I’ve noticed that a big theme on this blog is identity, which makes sense as I write on, well, social justice. A rather major subtheme is the denial of those identities. This is a big thing for me personally because so much of me is misidentified or erased, some of which are identity components I talk about here and some not. I’m also particularly concerned with identity because of the age I’m at (because I am a teenager did I mention that?). As we’re all so often told, teenagehood is a time of life in which there is lots of introspection and exploring and expanding, and that preoccupation with identity has certainly been the case with me. I want to talk about the significance of the teenager’s social place during this time of coming into one’s own, and how that process is thereby affected.
I want to talk about the ways in which identities are denied.
It’s what happens when non-monoracial people are told they are really this, that or the other, rather than really being whoever they think of themselves as. It happens every time queer people are told their sexuality is a lifestyle choice. It happens when people are told they are faking being disabled. It happens when trans women are told they are really men – oh, all the time.
It takes some kind of extraordinary arrogance to declare an identity for someone else. This is an attitude that says, ‘My perceptions are more important than your lived experience.’ ‘My comfort in my ability to correctly assess people overrides the truth.’ It is extraordinary what lengths humans will go to in order to make the world in line with their screwy ideas about the people in it. As for ‘the truth,’ that’s the thing. The truth is that someone’s identity is whatever they hold it to be. Asserting your idea of what a person is over theirs says that it’s okay for everyone to weigh in on and locate and decide it as an objective truth. And almost inevitably it’s an “impartial” outside observer who has the right idea, and they locate the truth of someone’s identity quite outside the grasp of the individual concerned. There is no good reason why your ideas about what a person is like, or what people with an identity are like, should trump the experience and history and, you know, understanding of their own being, of the person with said identity, no reason at all. Forcing your ideas about what a person is onto them is presumptuous and bizarre; how on earth do you think you know better about a person and their life than they do?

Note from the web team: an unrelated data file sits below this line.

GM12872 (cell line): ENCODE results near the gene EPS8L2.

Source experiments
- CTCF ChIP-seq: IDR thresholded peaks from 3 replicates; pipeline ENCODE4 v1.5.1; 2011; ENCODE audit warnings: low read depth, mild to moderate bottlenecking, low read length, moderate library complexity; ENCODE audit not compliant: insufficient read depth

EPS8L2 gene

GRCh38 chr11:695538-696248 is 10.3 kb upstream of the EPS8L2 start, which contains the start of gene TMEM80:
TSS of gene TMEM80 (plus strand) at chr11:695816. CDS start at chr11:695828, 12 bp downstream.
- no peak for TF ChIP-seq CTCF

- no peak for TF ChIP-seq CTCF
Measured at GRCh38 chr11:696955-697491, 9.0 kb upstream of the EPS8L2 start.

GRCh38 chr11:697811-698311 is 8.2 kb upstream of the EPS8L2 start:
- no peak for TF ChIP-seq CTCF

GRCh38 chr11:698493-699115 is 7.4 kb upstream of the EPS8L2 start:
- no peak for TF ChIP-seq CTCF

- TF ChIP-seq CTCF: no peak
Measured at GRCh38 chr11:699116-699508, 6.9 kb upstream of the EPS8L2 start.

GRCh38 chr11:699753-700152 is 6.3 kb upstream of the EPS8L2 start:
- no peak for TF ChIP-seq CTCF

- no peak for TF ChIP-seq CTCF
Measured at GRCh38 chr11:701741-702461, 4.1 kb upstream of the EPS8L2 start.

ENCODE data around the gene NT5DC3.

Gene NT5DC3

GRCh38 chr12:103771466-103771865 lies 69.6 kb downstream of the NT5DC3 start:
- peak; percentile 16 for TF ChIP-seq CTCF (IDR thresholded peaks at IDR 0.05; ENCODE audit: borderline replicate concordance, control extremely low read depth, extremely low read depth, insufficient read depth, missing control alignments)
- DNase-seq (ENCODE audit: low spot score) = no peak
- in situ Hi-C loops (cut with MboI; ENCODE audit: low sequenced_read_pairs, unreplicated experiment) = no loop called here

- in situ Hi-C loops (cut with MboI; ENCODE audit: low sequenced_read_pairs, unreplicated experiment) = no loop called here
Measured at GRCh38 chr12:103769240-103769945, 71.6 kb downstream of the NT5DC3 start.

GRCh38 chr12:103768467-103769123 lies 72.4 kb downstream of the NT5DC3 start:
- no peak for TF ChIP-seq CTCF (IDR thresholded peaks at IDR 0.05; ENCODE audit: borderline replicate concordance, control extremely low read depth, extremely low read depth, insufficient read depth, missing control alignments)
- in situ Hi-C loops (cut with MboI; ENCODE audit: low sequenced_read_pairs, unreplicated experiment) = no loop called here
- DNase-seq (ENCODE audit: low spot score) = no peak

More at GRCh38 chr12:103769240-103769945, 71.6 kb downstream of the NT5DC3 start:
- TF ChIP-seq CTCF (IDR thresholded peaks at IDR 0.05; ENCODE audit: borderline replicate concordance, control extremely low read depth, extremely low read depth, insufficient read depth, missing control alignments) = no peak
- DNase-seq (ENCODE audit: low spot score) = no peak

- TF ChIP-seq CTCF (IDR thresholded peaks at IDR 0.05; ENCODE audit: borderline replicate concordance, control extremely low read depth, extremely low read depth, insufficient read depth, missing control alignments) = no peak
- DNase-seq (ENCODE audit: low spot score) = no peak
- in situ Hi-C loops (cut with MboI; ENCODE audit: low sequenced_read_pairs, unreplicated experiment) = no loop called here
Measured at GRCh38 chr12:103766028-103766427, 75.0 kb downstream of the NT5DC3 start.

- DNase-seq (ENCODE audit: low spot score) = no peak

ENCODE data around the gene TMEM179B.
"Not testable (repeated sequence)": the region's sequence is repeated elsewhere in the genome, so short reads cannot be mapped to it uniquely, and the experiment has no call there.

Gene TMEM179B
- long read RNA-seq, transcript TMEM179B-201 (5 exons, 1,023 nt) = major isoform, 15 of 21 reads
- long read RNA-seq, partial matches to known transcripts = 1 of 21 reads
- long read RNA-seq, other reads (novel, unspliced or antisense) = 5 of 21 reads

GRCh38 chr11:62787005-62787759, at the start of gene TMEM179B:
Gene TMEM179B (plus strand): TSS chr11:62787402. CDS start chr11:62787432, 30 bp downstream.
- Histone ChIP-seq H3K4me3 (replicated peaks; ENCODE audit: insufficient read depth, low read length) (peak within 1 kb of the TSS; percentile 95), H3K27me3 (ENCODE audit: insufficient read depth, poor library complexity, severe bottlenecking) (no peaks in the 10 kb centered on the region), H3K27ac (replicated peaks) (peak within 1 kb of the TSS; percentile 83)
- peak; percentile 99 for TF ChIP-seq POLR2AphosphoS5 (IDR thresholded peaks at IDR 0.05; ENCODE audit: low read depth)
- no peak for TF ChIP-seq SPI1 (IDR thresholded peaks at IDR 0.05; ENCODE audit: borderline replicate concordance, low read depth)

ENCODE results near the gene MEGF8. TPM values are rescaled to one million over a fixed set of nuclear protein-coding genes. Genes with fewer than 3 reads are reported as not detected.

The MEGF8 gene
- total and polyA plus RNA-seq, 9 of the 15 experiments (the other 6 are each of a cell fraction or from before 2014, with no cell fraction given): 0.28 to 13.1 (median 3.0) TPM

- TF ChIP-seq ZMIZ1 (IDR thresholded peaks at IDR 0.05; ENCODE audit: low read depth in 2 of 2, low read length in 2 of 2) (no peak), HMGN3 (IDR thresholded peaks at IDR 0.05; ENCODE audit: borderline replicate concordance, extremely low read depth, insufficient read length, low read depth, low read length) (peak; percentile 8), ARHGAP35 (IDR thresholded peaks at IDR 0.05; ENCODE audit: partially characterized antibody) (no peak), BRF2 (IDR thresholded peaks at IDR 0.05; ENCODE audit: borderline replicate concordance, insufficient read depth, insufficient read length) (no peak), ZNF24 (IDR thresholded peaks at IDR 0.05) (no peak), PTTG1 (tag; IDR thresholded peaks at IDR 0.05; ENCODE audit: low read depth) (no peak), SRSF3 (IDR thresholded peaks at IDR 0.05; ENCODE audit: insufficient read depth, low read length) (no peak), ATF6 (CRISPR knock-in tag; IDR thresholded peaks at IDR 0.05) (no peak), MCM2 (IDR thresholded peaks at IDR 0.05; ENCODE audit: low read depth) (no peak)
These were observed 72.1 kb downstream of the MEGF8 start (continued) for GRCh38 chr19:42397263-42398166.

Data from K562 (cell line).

People are that which they understand themselves to be; one ought to respect that a person is what they say they are, accept that and move on from the urge to police. There is not some other real identity buried back there that you can grasp hold of irrespective of what the person concerned says. You cannot fix an identity or change it or correct it, it just is – and trying to do so is particularly problematic in terms of marginalised identities, because that’s a continuation of what the whole world is making a good go of. Trying is undermining not just someone’s experience within the world, but something of their being. It takes some kind of bizarre embarrassment or self-assurance – or higher social placement – to continue to insist on referring and relating to a person incorrectly once they’ve told you otherwise.